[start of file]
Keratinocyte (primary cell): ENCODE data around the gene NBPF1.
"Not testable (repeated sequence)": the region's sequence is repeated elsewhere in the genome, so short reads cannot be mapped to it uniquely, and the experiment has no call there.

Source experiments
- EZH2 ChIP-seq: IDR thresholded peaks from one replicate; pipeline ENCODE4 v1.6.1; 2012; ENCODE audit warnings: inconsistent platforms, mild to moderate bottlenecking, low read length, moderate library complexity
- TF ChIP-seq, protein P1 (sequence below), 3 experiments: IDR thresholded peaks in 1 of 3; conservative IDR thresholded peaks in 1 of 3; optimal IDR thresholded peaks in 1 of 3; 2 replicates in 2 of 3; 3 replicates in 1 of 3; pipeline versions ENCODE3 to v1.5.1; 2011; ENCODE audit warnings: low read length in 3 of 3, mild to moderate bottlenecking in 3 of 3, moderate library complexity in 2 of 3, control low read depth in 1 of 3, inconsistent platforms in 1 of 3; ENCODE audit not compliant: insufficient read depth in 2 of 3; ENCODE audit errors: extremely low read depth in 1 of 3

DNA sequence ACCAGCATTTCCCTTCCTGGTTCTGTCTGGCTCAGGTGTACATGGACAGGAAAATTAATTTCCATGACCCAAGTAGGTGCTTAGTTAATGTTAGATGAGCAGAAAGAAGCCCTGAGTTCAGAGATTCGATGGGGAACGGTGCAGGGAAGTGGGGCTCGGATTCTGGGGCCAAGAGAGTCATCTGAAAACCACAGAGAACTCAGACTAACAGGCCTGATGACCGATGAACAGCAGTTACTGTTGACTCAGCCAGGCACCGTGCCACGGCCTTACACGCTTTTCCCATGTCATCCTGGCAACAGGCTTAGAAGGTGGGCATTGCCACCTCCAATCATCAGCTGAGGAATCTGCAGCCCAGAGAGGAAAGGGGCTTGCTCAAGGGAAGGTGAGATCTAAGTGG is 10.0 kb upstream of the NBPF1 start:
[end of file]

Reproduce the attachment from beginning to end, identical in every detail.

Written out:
Keratinocyte (primary cell): ENCODE data around the gene NBPF1.
"Not testable (repeated sequence)": the region's sequence is repeated elsewhere in the genome, so short reads cannot be mapped to it uniquely, and the experiment has no call there.

Source experiments
- EZH2 ChIP-seq: IDR thresholded peaks from one replicate; pipeline ENCODE4 v1.6.1; 2012; ENCODE audit warnings: inconsistent platforms, mild to moderate bottlenecking, low read length, moderate library complexity
- TF ChIP-seq, protein P1 (sequence below), 3 experiments: IDR thresholded peaks in 1 of 3; conservative IDR thresholded peaks in 1 of 3; optimal IDR thresholded peaks in 1 of 3; 2 replicates in 2 of 3; 3 replicates in 1 of 3; pipeline versions ENCODE3 to v1.5.1; 2011; ENCODE audit warnings: low read length in 3 of 3, mild to moderate bottlenecking in 3 of 3, moderate library complexity in 2 of 3, control low read depth in 1 of 3, inconsistent platforms in 1 of 3; ENCODE audit not compliant: insufficient read depth in 2 of 3; ENCODE audit errors: extremely low read depth in 1 of 3

DNA sequence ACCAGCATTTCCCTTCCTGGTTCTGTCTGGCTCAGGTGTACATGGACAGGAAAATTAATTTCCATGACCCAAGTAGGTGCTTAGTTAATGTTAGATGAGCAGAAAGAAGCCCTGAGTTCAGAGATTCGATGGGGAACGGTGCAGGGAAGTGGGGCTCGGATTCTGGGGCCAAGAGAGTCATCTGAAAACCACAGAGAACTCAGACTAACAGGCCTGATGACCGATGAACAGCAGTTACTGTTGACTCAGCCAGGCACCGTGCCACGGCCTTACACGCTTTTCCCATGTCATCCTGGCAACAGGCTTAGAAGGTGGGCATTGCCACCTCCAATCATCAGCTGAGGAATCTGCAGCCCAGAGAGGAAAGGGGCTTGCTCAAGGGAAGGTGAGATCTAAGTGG is 10.0 kb upstream of the NBPF1 start: